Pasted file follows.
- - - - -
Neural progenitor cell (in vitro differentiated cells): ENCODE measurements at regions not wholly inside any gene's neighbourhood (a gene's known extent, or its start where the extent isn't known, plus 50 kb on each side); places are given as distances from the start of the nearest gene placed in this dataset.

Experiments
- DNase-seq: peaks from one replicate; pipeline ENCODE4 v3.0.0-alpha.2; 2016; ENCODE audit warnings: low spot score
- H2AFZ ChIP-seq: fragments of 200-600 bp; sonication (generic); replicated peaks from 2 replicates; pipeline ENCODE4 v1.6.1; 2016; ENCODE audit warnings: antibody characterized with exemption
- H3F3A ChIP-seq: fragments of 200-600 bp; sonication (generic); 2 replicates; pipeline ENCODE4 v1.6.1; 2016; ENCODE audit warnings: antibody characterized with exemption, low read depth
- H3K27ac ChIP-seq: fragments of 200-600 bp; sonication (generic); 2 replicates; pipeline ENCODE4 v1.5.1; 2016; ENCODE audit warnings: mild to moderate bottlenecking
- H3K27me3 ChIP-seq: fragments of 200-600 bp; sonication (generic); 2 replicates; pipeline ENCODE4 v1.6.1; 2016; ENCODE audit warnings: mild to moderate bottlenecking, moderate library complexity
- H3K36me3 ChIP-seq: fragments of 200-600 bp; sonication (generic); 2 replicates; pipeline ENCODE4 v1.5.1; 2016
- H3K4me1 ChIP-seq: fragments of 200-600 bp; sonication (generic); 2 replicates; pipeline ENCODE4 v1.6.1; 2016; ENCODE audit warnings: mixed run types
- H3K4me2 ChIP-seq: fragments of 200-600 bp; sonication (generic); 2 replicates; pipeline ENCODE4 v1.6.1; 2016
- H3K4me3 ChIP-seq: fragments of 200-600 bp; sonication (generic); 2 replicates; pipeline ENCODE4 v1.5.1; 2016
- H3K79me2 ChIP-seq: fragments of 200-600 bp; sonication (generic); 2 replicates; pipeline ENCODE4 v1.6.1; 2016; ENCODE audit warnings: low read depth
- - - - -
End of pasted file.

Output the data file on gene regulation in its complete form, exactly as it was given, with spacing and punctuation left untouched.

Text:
Neural progenitor cell (in vitro differentiated cells): ENCODE measurements at regions not wholly inside any gene's neighbourhood (a gene's known extent, or its start where the extent isn't known, plus 50 kb on each side); places are given as distances from the start of the nearest gene placed in this dataset.

Experiments
- DNase-seq: peaks from one replicate; pipeline ENCODE4 v3.0.0-alpha.2; 2016; ENCODE audit warnings: low spot score
- H2AFZ ChIP-seq: fragments of 200-600 bp; sonication (generic); replicated peaks from 2 replicates; pipeline ENCODE4 v1.6.1; 2016; ENCODE audit warnings: antibody characterized with exemption
- H3F3A ChIP-seq: fragments of 200-600 bp; sonication (generic); 2 replicates; pipeline ENCODE4 v1.6.1; 2016; ENCODE audit warnings: antibody characterized with exemption, low read depth
- H3K27ac ChIP-seq: fragments of 200-600 bp; sonication (generic); 2 replicates; pipeline ENCODE4 v1.5.1; 2016; ENCODE audit warnings: mild to moderate bottlenecking
- H3K27me3 ChIP-seq: fragments of 200-600 bp; sonication (generic); 2 replicates; pipeline ENCODE4 v1.6.1; 2016; ENCODE audit warnings: mild to moderate bottlenecking, moderate library complexity
- H3K36me3 ChIP-seq: fragments of 200-600 bp; sonication (generic); 2 replicates; pipeline ENCODE4 v1.5.1; 2016
- H3K4me1 ChIP-seq: fragments of 200-600 bp; sonication (generic); 2 replicates; pipeline ENCODE4 v1.6.1; 2016; ENCODE audit warnings: mixed run types
- H3K4me2 ChIP-seq: fragments of 200-600 bp; sonication (generic); 2 replicates; pipeline ENCODE4 v1.6.1; 2016
- H3K4me3 ChIP-seq: fragments of 200-600 bp; sonication (generic); 2 replicates; pipeline ENCODE4 v1.5.1; 2016
- H3K79me2 ChIP-seq: fragments of 200-600 bp; sonication (generic); 2 replicates; pipeline ENCODE4 v1.6.1; 2016; ENCODE audit warnings: low read depth